Meet the Chaplain: Father Steven Roth – Baltimore Chapter
Father Steven Roth, the chaplain of Baltimore’s Legatus Chapter, celebrated his fifth anniversary to the priesthood on June 19. A professional counselor before he entered seminary, Father Roth, 38, uses his counseling background to good effect as pastor of St. Isaac Jogues Church in Baltimore. In 2016, Archbishop William Lori of Baltimore appointed Father Roth to be chaplain of the local Legatus chapter. Father Roth spoke with Legatus magazine staff writer Brian Fraga.
When did you first believe that you were called to the priesthood?
I remember first thinking about the priesthood when I was five years old. Part of the curriculum at the Catholic school I went to was to go to Mass every day. In kindergarten, I remember just being captivated by the Mass. I would come home and play Mass by myself. I would turn my desk into an altar and make the tabernacle out of Legos.
How did you come to decide to enter seminary?
I was an altar server and was very active in my church while I was still doing normal things like playing sports, hanging out with friends, getting into trouble and all that sort of stuff. As I got older, I think I started to get a little distracted from my calling, so I pursued a career in counseling and got a master’s degree. I taught at the university level and did some clinical work. I thought I was spending my time doing good, while constantly distracting myself from what really was my true calling. So finally through some spiritual direction I realized God was calling me to be a priest and I entered the seminary.
Has your professional background in counseling benefited your priesthood?
I feel it’s been very helpful, especially in the confessional in being able to guide people. But also, I meet with people regularly who are struggling with issues, whether it’s within their families, relationships, or even just issues of discernment. I’m also involved with our seminary formation program in Baltimore, working with guys for spiritual direction. Recently, I was appointed to be on the advisory committee for accepting seminarians for the archdiocese.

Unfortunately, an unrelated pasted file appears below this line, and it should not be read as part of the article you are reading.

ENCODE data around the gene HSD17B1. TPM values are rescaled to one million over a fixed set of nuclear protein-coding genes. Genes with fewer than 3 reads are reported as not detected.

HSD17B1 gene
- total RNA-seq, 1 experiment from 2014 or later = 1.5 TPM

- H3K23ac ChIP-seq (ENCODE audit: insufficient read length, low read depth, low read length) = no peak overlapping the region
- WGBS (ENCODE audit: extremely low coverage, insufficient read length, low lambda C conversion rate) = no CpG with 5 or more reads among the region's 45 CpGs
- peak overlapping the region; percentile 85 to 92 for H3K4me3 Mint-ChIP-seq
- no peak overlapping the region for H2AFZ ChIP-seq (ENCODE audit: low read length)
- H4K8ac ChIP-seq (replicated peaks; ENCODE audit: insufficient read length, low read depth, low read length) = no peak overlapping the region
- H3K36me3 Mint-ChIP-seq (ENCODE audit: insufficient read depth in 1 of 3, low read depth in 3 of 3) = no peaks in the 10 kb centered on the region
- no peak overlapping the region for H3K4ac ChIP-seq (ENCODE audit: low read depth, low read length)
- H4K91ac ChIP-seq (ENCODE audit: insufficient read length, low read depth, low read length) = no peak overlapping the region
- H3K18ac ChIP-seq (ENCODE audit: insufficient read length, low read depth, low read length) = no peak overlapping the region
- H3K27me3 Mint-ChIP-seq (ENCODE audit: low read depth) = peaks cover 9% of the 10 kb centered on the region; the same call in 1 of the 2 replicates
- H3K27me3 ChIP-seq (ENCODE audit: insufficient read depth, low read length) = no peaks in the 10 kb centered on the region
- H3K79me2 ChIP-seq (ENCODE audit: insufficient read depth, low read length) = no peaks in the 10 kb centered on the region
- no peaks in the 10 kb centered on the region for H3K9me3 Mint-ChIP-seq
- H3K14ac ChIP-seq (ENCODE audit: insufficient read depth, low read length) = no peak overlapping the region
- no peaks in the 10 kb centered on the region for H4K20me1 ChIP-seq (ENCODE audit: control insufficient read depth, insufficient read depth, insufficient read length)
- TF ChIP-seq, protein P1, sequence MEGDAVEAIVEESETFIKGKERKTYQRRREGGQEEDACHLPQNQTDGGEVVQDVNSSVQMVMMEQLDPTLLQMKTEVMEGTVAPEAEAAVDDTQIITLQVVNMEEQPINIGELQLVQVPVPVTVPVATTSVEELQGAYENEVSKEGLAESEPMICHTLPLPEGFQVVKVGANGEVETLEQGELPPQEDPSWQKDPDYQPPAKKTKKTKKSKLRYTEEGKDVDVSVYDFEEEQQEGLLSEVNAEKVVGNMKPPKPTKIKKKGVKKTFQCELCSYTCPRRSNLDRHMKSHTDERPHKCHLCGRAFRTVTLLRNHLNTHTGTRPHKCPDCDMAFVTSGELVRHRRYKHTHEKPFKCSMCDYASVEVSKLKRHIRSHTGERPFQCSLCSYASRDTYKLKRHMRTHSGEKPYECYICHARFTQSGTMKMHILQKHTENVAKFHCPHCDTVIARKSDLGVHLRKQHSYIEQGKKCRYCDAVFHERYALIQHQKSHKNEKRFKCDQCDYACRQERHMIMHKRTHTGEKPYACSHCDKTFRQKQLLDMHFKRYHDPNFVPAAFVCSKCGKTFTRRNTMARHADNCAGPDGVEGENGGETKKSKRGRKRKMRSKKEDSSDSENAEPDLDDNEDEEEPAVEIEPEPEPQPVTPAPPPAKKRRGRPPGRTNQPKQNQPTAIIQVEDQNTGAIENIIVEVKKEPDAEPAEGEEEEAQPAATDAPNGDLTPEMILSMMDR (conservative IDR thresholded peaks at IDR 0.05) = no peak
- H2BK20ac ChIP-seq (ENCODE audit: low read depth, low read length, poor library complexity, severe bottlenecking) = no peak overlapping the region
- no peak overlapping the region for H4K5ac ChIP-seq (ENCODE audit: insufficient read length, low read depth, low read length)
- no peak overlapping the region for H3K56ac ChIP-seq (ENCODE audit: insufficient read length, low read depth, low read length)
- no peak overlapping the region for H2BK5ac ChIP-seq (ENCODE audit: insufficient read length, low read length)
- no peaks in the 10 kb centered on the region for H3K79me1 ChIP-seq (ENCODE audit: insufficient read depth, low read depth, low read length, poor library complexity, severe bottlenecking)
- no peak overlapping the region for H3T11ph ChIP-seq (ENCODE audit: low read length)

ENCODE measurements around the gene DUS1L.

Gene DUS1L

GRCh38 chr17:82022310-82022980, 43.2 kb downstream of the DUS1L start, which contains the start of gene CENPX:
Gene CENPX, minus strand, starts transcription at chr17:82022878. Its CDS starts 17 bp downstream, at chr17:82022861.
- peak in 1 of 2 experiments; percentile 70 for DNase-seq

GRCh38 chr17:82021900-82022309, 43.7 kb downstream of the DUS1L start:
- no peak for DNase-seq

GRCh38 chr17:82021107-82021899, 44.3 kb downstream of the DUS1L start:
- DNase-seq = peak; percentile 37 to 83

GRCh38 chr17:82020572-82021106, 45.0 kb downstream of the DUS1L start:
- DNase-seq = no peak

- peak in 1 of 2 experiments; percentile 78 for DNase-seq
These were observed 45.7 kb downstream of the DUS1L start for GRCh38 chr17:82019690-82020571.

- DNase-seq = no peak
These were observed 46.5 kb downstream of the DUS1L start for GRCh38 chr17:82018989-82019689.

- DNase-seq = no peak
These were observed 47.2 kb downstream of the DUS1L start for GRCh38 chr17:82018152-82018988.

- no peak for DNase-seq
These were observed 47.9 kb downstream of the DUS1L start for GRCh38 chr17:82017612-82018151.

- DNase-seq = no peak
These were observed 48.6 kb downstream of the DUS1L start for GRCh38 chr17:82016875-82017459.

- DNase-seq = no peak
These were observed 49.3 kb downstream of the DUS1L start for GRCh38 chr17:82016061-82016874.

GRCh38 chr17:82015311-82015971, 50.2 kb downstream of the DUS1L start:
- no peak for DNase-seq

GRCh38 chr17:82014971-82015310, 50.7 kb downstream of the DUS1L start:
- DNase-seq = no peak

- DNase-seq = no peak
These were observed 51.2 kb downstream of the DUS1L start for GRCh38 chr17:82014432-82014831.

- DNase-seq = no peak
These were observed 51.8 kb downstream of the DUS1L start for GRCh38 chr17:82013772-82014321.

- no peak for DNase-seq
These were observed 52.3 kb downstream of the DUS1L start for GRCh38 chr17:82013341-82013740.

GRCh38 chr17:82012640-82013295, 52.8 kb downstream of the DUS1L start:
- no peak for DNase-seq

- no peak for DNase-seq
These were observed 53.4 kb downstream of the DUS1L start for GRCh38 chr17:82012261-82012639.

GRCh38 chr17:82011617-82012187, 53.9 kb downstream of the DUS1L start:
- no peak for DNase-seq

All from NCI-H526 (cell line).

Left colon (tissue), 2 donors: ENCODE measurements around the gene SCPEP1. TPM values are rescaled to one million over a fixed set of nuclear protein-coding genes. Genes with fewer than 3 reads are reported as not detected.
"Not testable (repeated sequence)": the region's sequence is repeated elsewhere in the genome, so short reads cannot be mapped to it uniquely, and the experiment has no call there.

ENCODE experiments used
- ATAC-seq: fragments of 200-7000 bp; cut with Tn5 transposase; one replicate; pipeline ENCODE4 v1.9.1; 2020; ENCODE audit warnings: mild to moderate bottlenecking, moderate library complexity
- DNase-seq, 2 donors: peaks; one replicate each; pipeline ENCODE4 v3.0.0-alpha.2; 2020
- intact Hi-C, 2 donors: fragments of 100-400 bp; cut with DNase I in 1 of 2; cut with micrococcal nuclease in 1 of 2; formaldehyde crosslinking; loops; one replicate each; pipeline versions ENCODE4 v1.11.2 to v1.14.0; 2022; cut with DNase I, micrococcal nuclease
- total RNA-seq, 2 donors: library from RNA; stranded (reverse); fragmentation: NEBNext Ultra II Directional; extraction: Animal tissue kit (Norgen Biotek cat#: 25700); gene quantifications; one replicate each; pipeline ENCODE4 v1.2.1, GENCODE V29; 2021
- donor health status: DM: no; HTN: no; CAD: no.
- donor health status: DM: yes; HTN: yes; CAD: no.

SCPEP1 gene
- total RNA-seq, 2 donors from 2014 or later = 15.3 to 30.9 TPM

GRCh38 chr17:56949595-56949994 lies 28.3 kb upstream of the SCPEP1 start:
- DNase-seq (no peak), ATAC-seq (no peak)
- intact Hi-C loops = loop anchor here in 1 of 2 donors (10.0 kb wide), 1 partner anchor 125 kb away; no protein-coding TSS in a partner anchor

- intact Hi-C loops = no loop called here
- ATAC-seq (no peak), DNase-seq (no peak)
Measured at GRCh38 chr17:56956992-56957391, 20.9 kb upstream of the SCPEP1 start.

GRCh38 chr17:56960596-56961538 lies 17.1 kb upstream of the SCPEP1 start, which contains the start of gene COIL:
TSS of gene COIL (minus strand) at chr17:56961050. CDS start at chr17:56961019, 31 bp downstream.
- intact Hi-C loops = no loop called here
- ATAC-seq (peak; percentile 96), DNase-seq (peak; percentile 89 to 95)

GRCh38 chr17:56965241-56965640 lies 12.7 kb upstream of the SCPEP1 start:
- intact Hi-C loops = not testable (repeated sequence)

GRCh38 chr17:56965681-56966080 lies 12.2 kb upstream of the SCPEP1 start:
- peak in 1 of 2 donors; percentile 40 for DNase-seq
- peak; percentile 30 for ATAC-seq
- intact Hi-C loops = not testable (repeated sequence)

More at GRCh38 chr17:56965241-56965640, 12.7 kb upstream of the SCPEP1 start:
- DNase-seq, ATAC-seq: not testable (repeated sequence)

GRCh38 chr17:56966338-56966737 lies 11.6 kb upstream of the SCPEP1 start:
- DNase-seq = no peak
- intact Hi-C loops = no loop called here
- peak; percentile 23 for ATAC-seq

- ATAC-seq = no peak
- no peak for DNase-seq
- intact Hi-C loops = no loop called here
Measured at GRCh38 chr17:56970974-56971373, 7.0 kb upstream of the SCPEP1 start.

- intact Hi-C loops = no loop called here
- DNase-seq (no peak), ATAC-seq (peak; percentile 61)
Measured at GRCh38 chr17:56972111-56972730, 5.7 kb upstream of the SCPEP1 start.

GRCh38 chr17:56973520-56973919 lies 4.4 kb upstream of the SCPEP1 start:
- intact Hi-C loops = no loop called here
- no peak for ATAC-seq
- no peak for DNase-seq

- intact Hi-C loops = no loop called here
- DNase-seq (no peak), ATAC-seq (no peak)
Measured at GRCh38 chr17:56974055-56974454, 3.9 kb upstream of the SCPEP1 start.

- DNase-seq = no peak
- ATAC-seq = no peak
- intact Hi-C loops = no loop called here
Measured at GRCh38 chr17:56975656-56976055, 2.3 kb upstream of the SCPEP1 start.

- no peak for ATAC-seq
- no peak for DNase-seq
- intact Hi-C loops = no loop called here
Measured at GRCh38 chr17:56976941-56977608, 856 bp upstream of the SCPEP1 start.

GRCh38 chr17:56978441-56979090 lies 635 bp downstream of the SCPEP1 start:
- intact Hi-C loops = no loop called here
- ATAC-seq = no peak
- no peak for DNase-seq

How do you balance all your responsibilities?
Well, I think it’s certainly a work in progress. I would not say I do it perfectly, but I try to make time for family and friends along with work. I also enjoy lifting weights, running, biking and exercising, and traveling with friends. I certainly try to make prayer a priority and try to balance all those things.
What is it like being a pastor?
It’s really wonderful. I love every day of it. It’s certainly filled with challenges and definitely there are moments of struggle, but I just love it. It’s incredible to be the leader of a community, to really shepherd them, to really be there in every moment, whether it’s a funeral, a baptism, a holiday or simply talking about the finances of the parish. It really is a phenomenal experience for me.
What value do you see Legatus having for its members and the Church?
I continue to be so impressed with Legatus each time that I meet with the group. First, with just the level of dedication and spirituality. They’re all very high-powered, very busy, successful individuals, and how they strive for faith in God and the Church is so impressive. Also, the degree and level of commitment they have is remarkable. When they go into the community in their different roles and capacities, they share in the workplace what they are being enriched by, not just in word but certainly by their example, their business practices, how they treat their staff and the goals and priorities they set for themselves in their businesses. I think our monthly meetings, whether it’s the celebration of the Mass, which I hope is certainly central, but also the different speakers we get each month, help to enrich their faith. It certainly enriches mine.